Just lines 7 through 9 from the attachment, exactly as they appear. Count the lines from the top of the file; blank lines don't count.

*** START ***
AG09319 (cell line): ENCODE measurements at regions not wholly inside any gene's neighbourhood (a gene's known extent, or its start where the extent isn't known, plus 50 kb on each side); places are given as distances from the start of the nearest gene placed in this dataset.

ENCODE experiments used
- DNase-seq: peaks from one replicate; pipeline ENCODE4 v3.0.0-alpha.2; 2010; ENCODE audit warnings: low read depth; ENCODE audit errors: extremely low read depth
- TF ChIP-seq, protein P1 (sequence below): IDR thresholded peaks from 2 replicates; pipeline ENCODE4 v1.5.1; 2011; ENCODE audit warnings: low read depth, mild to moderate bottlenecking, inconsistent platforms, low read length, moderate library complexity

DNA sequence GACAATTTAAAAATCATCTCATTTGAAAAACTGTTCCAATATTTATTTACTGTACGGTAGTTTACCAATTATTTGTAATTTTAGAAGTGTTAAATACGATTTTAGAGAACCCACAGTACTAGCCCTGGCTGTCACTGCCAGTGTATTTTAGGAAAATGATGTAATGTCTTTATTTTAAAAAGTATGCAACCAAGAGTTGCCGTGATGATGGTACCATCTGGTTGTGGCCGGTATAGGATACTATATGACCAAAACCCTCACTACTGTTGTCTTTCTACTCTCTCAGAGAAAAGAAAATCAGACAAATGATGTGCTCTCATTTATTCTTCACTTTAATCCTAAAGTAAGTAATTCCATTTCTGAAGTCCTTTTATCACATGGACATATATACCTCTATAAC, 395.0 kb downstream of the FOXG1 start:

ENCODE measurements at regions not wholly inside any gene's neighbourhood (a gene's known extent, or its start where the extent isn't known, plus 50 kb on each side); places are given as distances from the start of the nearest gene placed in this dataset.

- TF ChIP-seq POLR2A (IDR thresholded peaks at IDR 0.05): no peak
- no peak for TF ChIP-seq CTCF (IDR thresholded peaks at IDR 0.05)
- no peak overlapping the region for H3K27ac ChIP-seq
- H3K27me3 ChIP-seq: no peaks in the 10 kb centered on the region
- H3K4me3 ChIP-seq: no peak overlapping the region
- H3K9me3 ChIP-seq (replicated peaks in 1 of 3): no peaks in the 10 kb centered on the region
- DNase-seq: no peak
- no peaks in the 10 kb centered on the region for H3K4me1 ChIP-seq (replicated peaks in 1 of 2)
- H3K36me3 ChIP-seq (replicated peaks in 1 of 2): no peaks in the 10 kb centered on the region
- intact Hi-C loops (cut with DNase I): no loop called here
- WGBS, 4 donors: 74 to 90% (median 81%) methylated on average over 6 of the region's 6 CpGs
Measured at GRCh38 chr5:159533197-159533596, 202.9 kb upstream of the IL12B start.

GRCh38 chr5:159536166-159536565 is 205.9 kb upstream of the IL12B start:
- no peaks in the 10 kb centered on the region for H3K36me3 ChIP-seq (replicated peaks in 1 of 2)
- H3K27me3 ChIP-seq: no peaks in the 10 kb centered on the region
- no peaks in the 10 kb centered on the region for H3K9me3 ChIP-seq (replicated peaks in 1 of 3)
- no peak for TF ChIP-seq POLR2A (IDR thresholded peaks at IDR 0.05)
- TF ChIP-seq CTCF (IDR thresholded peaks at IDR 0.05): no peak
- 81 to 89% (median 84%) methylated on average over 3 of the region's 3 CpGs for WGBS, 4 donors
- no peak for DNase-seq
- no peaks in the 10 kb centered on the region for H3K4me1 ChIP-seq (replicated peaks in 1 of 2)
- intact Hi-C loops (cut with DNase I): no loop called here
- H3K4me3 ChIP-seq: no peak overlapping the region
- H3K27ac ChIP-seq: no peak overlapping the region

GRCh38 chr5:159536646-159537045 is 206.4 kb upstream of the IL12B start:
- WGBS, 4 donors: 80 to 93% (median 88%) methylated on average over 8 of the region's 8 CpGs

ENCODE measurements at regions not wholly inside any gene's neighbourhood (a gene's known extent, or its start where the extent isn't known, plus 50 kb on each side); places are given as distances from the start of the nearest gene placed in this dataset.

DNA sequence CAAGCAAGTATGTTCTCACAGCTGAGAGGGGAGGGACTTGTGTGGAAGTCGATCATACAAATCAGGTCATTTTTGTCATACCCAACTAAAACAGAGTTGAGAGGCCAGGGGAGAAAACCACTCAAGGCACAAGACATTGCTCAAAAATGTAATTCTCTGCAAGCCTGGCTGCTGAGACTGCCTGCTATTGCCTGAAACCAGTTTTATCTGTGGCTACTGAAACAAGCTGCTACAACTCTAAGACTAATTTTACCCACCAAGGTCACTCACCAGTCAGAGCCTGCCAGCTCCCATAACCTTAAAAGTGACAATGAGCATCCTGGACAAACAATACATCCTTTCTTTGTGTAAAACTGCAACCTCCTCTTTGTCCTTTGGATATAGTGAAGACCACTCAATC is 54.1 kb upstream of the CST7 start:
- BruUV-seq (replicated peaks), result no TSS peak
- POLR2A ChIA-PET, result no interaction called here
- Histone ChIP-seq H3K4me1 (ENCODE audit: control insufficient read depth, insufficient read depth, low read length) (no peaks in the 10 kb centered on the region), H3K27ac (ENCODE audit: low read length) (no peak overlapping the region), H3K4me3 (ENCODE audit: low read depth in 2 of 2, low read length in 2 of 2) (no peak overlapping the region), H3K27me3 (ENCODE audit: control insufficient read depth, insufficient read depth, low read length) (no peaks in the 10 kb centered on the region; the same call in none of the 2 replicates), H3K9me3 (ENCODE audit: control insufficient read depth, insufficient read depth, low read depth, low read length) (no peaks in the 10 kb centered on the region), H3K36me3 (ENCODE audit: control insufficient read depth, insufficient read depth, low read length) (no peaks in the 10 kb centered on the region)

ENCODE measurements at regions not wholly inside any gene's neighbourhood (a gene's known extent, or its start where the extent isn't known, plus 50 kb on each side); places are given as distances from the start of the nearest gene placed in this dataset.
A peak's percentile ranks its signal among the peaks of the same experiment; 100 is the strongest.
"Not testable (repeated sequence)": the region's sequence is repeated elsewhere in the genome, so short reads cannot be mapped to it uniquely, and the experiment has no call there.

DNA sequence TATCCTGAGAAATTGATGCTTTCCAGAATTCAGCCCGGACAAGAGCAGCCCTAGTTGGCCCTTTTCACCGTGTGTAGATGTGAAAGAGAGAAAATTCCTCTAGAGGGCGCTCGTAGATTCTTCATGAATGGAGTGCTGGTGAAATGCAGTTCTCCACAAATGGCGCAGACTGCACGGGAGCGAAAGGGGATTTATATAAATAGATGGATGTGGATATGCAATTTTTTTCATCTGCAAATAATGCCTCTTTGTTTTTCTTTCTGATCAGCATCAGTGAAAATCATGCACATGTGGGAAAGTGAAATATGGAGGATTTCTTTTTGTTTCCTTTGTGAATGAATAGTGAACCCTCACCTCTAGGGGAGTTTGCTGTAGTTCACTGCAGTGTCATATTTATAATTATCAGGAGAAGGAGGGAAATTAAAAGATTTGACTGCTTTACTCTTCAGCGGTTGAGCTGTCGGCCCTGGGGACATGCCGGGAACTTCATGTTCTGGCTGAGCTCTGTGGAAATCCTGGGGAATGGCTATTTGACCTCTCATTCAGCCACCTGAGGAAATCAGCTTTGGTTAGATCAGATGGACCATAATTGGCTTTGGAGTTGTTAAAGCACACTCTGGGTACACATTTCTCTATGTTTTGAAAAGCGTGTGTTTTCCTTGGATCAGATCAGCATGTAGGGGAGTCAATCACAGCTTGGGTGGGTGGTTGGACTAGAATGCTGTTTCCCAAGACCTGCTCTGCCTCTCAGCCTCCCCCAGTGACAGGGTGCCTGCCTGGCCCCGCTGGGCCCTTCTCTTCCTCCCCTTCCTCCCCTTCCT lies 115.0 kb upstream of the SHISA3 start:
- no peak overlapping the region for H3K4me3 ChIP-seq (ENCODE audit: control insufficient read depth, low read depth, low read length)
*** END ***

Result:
- TF ChIP-seq POLR2A (IDR thresholded peaks at IDR 0.05): no peak
- no peak for TF ChIP-seq CTCF (IDR thresholded peaks at IDR 0.05)
- no peak overlapping the region for H3K27ac ChIP-seq